Nature Materials: functional materials from 3D printed fungi
Living materials such as bone, wood or fungi have the ability to adapt to their environment. They can renew, strengthen and even heal themselves when conditions demand it. Associate Professor of Aerospace Structures and Materials Dr Kunal Masania investigates how to apply this exceptional adaptability from Nature into functional materials, for example for use in aerospace. In the article in Nature Materials, Masania and André Studart from ETH Zurich describe how they can make these living functional materials using 3D printing technology and adding a network of fungal threads.
A living and functional skin
Man-made materials degrade and cannot adapt or heal without human intervention. Biological materials, such as wood, fungi and bones, can. They adapt themselves to their environment by growing, renewing themselves and repairing damage. Associate Professor of Aerospace Structures and Materials Dr Kunal Masania and his team are investigating how to apply this adaptability of biological organisms in functional materials.
In an article in Nature Materials (December 2022), they describe their research. They used a 3D printer to print a grid-like structure from a hydrogel enriched with the fungus Ganoderma lucidum. Masania: "Fungi have evolved to grow through the gaps between soil particles. They are therefore ideal microorganisms to create structures accustomed to bridging open spaces arising from damage to rebuild their signalling networks." Like fungi on food, these fungi colonise. The metabolic activity of the living fungal colony allows the printed structure to grow autonomously and renew itself when it comes into contact with nutrients in water. In about 20 days, a living, functional skin develops from this, for example to be used for a robot or gripper arm, which is robust on the one hand and has the ability to renew itself on the other. Masania: "If you cut the skin, it grows back by itself". Future research is needed to develop sufficient fundamental understanding that such behaviours can be exploited in materials for aerospace applications.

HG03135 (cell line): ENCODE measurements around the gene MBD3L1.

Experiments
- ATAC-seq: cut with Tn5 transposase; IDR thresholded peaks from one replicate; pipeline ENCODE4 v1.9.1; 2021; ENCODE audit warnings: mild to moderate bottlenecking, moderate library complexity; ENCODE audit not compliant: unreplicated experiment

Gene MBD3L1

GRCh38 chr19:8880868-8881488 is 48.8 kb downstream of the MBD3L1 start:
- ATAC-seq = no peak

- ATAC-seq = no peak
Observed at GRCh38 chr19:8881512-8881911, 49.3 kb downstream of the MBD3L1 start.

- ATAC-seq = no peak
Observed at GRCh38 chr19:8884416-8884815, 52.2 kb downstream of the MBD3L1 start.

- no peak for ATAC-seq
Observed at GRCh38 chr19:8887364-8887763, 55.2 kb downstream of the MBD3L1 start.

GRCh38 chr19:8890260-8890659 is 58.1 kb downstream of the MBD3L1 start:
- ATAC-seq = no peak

On 31 January 2023, the European Commission announced that Masania will be awarded an ERC Consolidator Grant for his research on living composite materials. The use of living composites can contribute to making aviation more sustainable in two ways. The new microstructures make it possible to use other, more sustainable natural materials, such as wood. But in addition, the self-repairing and adaptive ability of the materials could make stringent - and heavy - safety measures unnecessary and make for lighter aircraft.
Our research on living, functional materials opens up exciting new pathways for sustainable materials and structures for applications in mobility, wind energy and aerospace.